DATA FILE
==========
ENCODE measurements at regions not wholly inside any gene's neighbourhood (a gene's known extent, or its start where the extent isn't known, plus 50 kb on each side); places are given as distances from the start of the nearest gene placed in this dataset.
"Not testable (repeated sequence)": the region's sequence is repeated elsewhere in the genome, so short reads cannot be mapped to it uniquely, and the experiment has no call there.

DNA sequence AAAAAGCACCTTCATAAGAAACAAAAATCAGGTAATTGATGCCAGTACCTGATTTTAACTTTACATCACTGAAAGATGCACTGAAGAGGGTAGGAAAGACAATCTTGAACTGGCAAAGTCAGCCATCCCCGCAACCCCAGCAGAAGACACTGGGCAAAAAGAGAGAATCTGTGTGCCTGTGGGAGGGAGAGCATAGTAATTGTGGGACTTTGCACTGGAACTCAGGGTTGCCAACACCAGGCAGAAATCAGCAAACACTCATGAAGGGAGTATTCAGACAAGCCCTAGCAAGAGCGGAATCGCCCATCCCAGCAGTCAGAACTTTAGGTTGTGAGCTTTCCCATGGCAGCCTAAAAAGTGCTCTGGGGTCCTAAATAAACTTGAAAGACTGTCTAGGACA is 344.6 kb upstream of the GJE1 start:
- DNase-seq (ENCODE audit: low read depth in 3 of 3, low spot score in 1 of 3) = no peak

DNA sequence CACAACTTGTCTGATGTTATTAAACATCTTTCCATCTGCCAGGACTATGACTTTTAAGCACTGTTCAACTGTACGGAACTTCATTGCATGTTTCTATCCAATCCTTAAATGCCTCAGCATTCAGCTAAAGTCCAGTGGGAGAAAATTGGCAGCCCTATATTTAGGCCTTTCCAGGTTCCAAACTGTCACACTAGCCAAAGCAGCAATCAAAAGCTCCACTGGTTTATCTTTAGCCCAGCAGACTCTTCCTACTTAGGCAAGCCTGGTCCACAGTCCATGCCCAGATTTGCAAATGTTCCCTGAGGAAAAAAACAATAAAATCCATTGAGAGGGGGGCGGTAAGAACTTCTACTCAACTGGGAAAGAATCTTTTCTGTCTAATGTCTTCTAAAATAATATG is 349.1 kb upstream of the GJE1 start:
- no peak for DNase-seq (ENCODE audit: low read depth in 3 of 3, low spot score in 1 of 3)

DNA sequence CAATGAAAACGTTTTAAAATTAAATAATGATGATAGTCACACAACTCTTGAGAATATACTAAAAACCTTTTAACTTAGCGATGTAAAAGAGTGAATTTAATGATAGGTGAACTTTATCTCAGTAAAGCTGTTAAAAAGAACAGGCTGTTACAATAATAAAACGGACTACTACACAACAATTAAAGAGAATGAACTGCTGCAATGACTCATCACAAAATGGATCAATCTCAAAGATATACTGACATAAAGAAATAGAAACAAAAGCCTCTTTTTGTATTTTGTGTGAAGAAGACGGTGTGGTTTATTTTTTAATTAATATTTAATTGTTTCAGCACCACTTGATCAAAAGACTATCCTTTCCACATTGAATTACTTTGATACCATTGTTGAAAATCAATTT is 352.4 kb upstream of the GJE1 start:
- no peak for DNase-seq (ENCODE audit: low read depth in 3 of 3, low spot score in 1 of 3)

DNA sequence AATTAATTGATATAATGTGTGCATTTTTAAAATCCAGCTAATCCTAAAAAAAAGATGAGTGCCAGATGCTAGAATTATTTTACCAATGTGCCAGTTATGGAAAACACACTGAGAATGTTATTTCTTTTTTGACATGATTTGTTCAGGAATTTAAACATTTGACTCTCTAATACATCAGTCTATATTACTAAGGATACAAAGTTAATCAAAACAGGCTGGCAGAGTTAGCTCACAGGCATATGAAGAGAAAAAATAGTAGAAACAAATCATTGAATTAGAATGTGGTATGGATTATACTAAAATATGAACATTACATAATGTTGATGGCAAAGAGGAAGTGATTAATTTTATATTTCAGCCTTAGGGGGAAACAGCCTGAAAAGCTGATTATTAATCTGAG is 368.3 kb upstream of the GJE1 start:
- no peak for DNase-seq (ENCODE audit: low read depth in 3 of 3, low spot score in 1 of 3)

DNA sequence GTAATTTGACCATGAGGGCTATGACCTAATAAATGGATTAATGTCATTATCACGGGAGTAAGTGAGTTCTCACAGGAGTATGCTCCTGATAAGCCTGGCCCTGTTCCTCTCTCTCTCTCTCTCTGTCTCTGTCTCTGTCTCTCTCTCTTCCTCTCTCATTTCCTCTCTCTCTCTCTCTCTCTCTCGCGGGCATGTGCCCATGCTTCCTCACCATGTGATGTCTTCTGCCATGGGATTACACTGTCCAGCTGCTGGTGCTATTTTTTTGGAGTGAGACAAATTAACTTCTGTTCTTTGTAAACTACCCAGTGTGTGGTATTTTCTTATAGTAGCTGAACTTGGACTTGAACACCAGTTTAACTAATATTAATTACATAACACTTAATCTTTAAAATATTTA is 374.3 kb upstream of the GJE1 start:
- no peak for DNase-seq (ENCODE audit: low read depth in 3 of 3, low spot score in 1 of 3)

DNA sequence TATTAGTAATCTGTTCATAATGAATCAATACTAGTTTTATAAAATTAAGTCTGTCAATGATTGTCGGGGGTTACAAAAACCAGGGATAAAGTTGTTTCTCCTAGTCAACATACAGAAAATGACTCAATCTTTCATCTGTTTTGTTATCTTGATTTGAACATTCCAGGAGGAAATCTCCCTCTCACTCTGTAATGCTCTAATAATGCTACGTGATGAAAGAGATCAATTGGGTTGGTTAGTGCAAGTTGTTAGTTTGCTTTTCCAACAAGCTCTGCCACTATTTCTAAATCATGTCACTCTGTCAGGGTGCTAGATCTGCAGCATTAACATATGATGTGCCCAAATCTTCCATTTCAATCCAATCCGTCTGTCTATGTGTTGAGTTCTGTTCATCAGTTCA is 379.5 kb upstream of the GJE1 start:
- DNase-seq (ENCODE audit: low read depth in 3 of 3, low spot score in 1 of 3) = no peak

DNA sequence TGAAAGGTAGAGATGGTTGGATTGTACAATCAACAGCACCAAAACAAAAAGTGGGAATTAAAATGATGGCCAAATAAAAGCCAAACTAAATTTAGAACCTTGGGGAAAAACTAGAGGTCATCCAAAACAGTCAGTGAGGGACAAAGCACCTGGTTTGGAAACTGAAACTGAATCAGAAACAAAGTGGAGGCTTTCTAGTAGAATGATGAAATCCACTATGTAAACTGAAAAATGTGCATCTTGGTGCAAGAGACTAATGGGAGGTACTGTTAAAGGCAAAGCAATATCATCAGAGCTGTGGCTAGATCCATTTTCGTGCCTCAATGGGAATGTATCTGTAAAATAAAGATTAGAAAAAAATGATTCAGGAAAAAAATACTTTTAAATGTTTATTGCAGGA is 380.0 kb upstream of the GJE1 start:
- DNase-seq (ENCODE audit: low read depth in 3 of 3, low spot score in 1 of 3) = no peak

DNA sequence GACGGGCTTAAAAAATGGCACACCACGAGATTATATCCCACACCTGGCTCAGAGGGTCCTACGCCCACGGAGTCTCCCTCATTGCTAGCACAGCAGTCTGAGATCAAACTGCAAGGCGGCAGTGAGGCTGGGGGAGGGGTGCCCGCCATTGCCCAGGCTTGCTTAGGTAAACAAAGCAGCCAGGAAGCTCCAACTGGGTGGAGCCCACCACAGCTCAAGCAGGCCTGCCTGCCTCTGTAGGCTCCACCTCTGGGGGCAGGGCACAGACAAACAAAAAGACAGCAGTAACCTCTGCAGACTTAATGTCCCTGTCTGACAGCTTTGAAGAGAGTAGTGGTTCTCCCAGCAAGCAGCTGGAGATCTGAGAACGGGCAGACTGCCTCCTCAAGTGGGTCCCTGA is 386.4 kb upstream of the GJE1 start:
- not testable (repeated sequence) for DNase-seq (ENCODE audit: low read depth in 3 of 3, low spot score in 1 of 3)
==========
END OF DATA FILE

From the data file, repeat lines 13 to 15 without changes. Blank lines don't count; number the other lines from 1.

DNA sequence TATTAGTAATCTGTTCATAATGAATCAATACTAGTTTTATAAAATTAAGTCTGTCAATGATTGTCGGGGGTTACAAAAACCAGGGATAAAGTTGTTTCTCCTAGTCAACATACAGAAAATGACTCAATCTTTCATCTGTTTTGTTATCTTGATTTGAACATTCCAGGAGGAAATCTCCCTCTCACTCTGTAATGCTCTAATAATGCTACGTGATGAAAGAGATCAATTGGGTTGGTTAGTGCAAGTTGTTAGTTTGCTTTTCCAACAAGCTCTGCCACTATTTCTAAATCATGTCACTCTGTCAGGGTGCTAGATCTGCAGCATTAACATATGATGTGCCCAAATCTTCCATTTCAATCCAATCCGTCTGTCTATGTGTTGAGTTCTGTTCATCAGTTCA is 379.5 kb upstream of the GJE1 start:
- DNase-seq (ENCODE audit: low read depth in 3 of 3, low spot score in 1 of 3) = no peak

DNA sequence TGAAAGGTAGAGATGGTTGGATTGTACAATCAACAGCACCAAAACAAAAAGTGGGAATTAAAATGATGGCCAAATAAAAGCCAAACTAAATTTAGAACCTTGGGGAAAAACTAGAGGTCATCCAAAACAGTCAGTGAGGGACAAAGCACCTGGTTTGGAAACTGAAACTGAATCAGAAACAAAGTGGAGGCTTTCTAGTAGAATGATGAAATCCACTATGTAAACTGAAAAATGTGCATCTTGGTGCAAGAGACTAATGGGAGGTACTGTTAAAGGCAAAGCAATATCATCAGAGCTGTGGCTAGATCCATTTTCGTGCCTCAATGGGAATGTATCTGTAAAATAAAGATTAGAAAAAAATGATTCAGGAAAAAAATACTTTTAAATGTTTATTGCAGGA is 380.0 kb upstream of the GJE1 start: